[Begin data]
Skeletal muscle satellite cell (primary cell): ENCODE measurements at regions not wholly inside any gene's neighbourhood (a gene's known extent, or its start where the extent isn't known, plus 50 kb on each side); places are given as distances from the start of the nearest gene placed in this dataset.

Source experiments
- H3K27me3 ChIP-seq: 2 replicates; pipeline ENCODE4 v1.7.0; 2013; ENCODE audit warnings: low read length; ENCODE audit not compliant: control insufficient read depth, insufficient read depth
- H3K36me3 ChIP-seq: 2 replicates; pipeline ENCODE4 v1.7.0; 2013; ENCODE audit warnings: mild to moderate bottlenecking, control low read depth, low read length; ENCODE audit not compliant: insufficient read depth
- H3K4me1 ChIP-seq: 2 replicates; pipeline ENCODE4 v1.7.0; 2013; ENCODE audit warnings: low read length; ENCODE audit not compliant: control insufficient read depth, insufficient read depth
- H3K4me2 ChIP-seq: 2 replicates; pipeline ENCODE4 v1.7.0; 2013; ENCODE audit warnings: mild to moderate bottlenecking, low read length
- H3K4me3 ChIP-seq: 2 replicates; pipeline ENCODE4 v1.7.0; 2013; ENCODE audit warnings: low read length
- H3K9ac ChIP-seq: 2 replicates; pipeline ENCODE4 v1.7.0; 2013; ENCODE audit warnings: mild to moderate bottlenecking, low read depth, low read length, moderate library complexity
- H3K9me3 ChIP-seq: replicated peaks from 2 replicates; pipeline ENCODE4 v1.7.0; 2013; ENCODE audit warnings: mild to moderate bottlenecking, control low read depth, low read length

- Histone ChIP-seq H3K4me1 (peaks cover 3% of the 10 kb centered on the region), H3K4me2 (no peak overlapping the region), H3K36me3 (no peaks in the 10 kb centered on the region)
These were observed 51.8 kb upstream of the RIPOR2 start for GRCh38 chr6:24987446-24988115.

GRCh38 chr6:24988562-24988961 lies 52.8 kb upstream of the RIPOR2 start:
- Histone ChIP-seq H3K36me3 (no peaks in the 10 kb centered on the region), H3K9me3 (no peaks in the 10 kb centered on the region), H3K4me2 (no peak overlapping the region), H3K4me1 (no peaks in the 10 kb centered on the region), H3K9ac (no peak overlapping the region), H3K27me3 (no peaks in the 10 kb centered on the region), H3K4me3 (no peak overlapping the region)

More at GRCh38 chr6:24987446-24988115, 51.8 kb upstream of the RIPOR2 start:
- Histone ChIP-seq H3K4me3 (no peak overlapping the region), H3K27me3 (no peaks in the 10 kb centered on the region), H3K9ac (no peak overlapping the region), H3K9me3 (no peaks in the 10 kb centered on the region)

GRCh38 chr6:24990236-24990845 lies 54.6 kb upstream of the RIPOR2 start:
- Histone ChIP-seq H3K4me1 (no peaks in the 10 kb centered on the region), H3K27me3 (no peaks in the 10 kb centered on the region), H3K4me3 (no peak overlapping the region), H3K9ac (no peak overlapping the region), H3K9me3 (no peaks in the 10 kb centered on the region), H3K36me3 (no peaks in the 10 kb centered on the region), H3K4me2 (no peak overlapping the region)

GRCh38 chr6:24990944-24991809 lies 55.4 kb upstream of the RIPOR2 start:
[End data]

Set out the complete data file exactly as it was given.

Skeletal muscle satellite cell (primary cell): ENCODE measurements at regions not wholly inside any gene's neighbourhood (a gene's known extent, or its start where the extent isn't known, plus 50 kb on each side); places are given as distances from the start of the nearest gene placed in this dataset.

Source experiments
- H3K27me3 ChIP-seq: 2 replicates; pipeline ENCODE4 v1.7.0; 2013; ENCODE audit warnings: low read length; ENCODE audit not compliant: control insufficient read depth, insufficient read depth
- H3K36me3 ChIP-seq: 2 replicates; pipeline ENCODE4 v1.7.0; 2013; ENCODE audit warnings: mild to moderate bottlenecking, control low read depth, low read length; ENCODE audit not compliant: insufficient read depth
- H3K4me1 ChIP-seq: 2 replicates; pipeline ENCODE4 v1.7.0; 2013; ENCODE audit warnings: low read length; ENCODE audit not compliant: control insufficient read depth, insufficient read depth
- H3K4me2 ChIP-seq: 2 replicates; pipeline ENCODE4 v1.7.0; 2013; ENCODE audit warnings: mild to moderate bottlenecking, low read length
- H3K4me3 ChIP-seq: 2 replicates; pipeline ENCODE4 v1.7.0; 2013; ENCODE audit warnings: low read length
- H3K9ac ChIP-seq: 2 replicates; pipeline ENCODE4 v1.7.0; 2013; ENCODE audit warnings: mild to moderate bottlenecking, low read depth, low read length, moderate library complexity
- H3K9me3 ChIP-seq: replicated peaks from 2 replicates; pipeline ENCODE4 v1.7.0; 2013; ENCODE audit warnings: mild to moderate bottlenecking, control low read depth, low read length

- Histone ChIP-seq H3K4me1 (peaks cover 3% of the 10 kb centered on the region), H3K4me2 (no peak overlapping the region), H3K36me3 (no peaks in the 10 kb centered on the region)
These were observed 51.8 kb upstream of the RIPOR2 start for GRCh38 chr6:24987446-24988115.

GRCh38 chr6:24988562-24988961 lies 52.8 kb upstream of the RIPOR2 start:
- Histone ChIP-seq H3K36me3 (no peaks in the 10 kb centered on the region), H3K9me3 (no peaks in the 10 kb centered on the region), H3K4me2 (no peak overlapping the region), H3K4me1 (no peaks in the 10 kb centered on the region), H3K9ac (no peak overlapping the region), H3K27me3 (no peaks in the 10 kb centered on the region), H3K4me3 (no peak overlapping the region)

More at GRCh38 chr6:24987446-24988115, 51.8 kb upstream of the RIPOR2 start:
- Histone ChIP-seq H3K4me3 (no peak overlapping the region), H3K27me3 (no peaks in the 10 kb centered on the region), H3K9ac (no peak overlapping the region), H3K9me3 (no peaks in the 10 kb centered on the region)

GRCh38 chr6:24990236-24990845 lies 54.6 kb upstream of the RIPOR2 start:
- Histone ChIP-seq H3K4me1 (no peaks in the 10 kb centered on the region), H3K27me3 (no peaks in the 10 kb centered on the region), H3K4me3 (no peak overlapping the region), H3K9ac (no peak overlapping the region), H3K9me3 (no peaks in the 10 kb centered on the region), H3K36me3 (no peaks in the 10 kb centered on the region), H3K4me2 (no peak overlapping the region)

GRCh38 chr6:24990944-24991809 lies 55.4 kb upstream of the RIPOR2 start: